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Offshore workers arriving, working safely

Patricia Arauz Hernandez, Guadalupe De Jesus Mena, Eileen Pillitteri-Smith and Alicia Digna De LaCruz work safely in the Seaway Farms greenhouses.
Patricia Arauz Hernandez, Guadalupe De Jesus Mena, Eileen Pillitteri-Smith and Alicia Digna De LaCruz work safely in the Seaway Farms greenhouses. (Photo supplied)

After a day of work in the greenhouses, Eileen Pillitteri-Smith of Seaway Farms in Niagara-on-the-Lake was feeling optimistic about the season to come.

Although it was a cold, wintery and snowy day, the sun was shining, and it was beginning to feel like spring was in sight.

Having gone through one season of a pandemic, going into the second one with similar protocols, lessons learned and some refinements that were making the lead-up to spring seem a little more organized.

The big question this time last year was the arrival of the offshore workers, as growers waited to hear how the federal government was going to handle their entry into Canada, the border having been closed to all but Canadian citizens, with limited exceptions. Initially, seasonal farm workers had not been included in those exceptions, creating a delay before they were able to travel.

This year, the only concern is limited flights for arriving workers, says Pillitteri-Smith. While there are new restrictions on people arriving in Canadian airports, they don’t affect essential travellers, which include offshore workers.

The workers who come to Niagara-on-the-Lake have become family over the years, a lifeline, and essential to the success of the farm, says Pillitteri-Smith.

“There are days when I spend more time with them than my kids.”

Some have been coming for 25 to 30 years, and over that time, a mutual respect has grown between them.

Farm workers are tested for COVID-19 before they leave home and board a flight to Canada, and when they arrive, as last year, they must quarantine for 14 days. They must use a federal government app designed for travellers to say when they’ve left their country, when they arrive, their quarantine information, and must notify Public Health that they’re here.

Although Seaway’s Mexican men and women have been through it before, the quarantining is the hard part, she says, because once they’re here, “they’re really anxious to work.”

During their quarantine, and once they begin work, she calls them daily with screening questions, and they have a number to call if they have any questions.

Over the winter, she has had some renovations done to their living quarters. Large pieces of furniture have been removed, with new Ikea wardrobes and beds ordered for each of the men and women who are coming to work on the farm. By getting rid of some furniture and moving things around, there is more room for them to spread out, she says.

Seaway has had two audits, one from federal inspectors and one from Public Health, to check they’re following all protocols. 

When some of the women arrived, the renovation of their living quarters was not finished, and they quarantined in a nearby hotel, where meals were provided.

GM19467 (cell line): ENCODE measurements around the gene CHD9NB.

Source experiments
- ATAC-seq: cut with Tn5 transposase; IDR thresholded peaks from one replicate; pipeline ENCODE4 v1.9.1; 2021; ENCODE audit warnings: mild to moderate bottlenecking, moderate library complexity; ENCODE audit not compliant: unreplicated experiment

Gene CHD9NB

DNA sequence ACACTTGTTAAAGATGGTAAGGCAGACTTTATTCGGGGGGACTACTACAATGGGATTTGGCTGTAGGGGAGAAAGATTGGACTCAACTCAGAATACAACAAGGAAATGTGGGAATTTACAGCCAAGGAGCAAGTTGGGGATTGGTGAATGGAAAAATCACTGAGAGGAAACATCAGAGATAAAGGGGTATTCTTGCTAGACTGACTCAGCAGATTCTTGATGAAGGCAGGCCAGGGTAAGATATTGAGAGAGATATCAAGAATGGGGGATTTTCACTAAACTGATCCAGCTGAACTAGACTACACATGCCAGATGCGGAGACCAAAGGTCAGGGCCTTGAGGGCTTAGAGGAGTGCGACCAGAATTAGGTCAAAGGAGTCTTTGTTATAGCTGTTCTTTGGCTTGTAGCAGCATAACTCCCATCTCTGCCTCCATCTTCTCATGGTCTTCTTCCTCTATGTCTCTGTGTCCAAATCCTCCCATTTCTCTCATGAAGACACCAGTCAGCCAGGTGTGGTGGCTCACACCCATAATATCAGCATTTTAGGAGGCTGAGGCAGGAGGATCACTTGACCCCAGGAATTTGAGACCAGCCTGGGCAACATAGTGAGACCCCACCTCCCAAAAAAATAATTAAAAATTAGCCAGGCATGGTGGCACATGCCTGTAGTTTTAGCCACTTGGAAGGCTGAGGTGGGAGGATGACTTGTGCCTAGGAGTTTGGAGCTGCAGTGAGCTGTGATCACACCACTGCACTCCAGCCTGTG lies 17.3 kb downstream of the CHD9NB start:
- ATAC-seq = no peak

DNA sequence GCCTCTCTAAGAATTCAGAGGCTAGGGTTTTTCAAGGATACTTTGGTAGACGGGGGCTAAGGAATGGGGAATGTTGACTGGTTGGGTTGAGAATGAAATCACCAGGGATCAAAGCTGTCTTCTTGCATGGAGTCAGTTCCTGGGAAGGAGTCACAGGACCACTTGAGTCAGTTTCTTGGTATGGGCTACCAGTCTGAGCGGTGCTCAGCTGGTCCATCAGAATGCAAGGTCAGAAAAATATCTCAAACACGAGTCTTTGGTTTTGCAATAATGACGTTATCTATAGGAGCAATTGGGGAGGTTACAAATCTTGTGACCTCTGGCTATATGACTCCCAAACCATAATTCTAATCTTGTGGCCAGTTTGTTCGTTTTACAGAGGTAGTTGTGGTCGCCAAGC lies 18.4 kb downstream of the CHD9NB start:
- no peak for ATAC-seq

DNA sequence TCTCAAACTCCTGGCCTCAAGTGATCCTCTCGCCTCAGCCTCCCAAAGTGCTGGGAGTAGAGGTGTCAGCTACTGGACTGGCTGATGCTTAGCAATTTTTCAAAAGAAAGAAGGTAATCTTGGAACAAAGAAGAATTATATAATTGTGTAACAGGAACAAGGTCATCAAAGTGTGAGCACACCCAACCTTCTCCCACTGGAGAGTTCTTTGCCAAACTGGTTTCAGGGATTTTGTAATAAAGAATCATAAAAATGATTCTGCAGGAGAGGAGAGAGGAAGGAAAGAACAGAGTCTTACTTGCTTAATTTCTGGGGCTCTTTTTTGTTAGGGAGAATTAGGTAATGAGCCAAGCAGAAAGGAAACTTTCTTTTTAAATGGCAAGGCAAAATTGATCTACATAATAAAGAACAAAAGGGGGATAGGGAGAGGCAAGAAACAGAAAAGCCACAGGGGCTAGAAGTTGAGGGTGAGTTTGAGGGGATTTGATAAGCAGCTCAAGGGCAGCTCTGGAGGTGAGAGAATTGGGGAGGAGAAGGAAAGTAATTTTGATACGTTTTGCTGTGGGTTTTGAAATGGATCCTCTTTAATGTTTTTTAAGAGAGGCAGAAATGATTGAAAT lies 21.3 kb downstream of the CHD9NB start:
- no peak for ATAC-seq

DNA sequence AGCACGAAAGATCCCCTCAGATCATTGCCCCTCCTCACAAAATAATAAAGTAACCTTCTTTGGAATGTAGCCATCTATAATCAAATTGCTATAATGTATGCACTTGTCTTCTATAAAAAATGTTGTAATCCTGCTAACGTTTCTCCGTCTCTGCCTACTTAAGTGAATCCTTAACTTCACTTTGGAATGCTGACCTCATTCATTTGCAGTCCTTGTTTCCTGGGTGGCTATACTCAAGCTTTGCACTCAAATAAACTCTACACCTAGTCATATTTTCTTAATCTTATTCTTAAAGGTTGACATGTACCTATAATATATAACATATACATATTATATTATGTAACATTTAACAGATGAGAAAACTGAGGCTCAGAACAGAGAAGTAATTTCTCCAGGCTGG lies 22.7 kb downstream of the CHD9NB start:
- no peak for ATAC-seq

The first group of 10 to arrive are now working, and like last year, she’s taking their food orders each week and having supplies delivered to the farm, as she did last year. It means they’ve lost their one night out each week, but they understand it would be taking a risk. 

“We want to keep everyone safe. We’re doing everything we can to keep our staff, customers and public safe. Our workers know what to expect, and they are just as worried and want to do everything they need to do to be safe.”

As for those still to come, with an expected arrival at the end of the month, the cancellation of flights makes that a question mark. “It could be any time, and we just have to be ready for it. We’re trying to be patient.”

The one thing she wished she had done differently, she says, would have been to bring the earliest arrivals to the farm two weeks earlier, so they wouldn’t have been behind when the quarantine period was finished.

However, another lesson learned that has benefitted the workers and the farm is a result of needing to keep those living together in cohorts when they’re working.

They’re divided into crews, the cohorts having the same job each day, going out to work in the fields, or the women in different areas of the greenhouses, and she has found that has helped things run smoothly, in an organized fashion she’ll keep for the future.

Now that it’s feeling like spring isn’t too far off, she’s been getting calls and emails from customers wanting to know when the garden centre is opening. She’s not ready to set a date just yet, unsure of provincial regulations that could change at any time, and wanting to wait until they can open their doors, rather than doing curbside or appointment-only sales, which were necessary for a time last year.

“Every business has had to rework the way we do things. This last year has been a learning experience for all of us, but our workers mean the world to us, and we’ll do whatever it takes to make it work for all of us. They really are our family, and every single grower I know feels the same.”